SAT Subject Tests: What happened to the SAT II?
The SAT Subject Tests (formerly SAT II: Subject Tests) are one-hour tests that measure your knowledge in particular subject areas and your ability to apply that knowledge. The most commonly taken exam is Math—usually taken at the end of the junior year. Others exams are U.S. History, Literature, and various Foreign Languages and Sciences. Each test is one hour long, and you may take up to three tests in one day. You cannot take the SAT Reasoning Test (the standard SAT) on the same day as the SAT subject tests.
Why should I take the SAT Subject Tests?
Some top-tier schools such as Yale, Harvard, Dartmouth, Duke and others require the submission of at least 2 SAT Subject test scores. Many other competitive colleges use the Subject Tests to aid in admissions decisions, for course level selection and for course placement.
How can we help?
Applerouth Tutoring Service provides focused review for almost all SAT Subject Tests. Each individual test prep course comes with a real SAT Subject Test diagnostic exam and corresponding course materials. We suggest a minimum of 8 hours split into 2-hour lessons, but we can customize a course to fit your individual needs. Contact us for more information and to sign up.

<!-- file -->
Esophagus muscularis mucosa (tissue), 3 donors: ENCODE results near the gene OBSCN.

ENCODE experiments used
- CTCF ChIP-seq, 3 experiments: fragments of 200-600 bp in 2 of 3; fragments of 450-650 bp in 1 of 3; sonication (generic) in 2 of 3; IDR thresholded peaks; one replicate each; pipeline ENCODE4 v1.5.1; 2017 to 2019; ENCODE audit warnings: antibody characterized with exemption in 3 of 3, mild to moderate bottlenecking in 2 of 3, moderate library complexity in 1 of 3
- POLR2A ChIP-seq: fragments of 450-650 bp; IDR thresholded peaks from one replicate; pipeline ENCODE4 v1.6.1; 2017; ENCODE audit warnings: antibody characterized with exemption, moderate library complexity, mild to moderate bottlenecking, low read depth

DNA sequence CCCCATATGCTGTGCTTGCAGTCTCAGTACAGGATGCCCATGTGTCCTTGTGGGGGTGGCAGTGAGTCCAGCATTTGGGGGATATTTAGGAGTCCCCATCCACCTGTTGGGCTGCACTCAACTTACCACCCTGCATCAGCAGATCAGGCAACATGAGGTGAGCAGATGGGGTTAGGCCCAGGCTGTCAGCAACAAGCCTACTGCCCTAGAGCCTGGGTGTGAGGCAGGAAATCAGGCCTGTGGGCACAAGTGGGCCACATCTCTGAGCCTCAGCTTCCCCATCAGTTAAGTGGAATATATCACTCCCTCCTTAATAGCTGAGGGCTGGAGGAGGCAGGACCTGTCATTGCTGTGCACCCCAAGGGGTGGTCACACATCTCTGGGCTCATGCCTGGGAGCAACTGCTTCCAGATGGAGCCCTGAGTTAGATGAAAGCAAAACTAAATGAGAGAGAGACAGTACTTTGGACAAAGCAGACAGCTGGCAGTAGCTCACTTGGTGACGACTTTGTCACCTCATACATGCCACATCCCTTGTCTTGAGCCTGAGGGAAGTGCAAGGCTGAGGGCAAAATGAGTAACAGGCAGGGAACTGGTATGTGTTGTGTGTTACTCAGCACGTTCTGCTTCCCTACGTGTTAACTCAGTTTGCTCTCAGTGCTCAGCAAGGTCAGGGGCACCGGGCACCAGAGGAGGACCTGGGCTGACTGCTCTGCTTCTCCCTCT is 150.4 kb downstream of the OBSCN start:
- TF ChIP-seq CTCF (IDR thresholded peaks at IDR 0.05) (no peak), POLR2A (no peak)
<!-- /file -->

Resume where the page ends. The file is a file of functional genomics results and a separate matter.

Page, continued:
When Should You Take the Subject Tests?
Most students take the tests at the end of their junior year or the beginning of their senior year. However, it’s best to take the tests as soon as possible after you have completed the highest level of coursework for that area. If you took Honors Chemistry sophomore year, take the SAT Subject Test in Chemsitry at the end of your sophomore year. The material will be fresh. However, if you plan on taking AP Chemistry, wait until you have completed that course to take the SAT Subject test. It’s also best to take foreign language tests after completing at least two years of coursework. Do not fear a low score. The college board offers Score Choice for the subject tests, too. If you take an exam at the end of sophomore year and are not happy with the results, you don’t have to send the score to a school.
Should I take the Math Level I or II?
You only need to take one of the two exams. The Math II is a much more difficult test, but the scoring is much more generous. Consider taking the Math II if you are a very strong math student or if you are considering courses of study like engineering, the sciences or advanced math. Ideally, you would take Math II after finishing an honors pre-calculus course.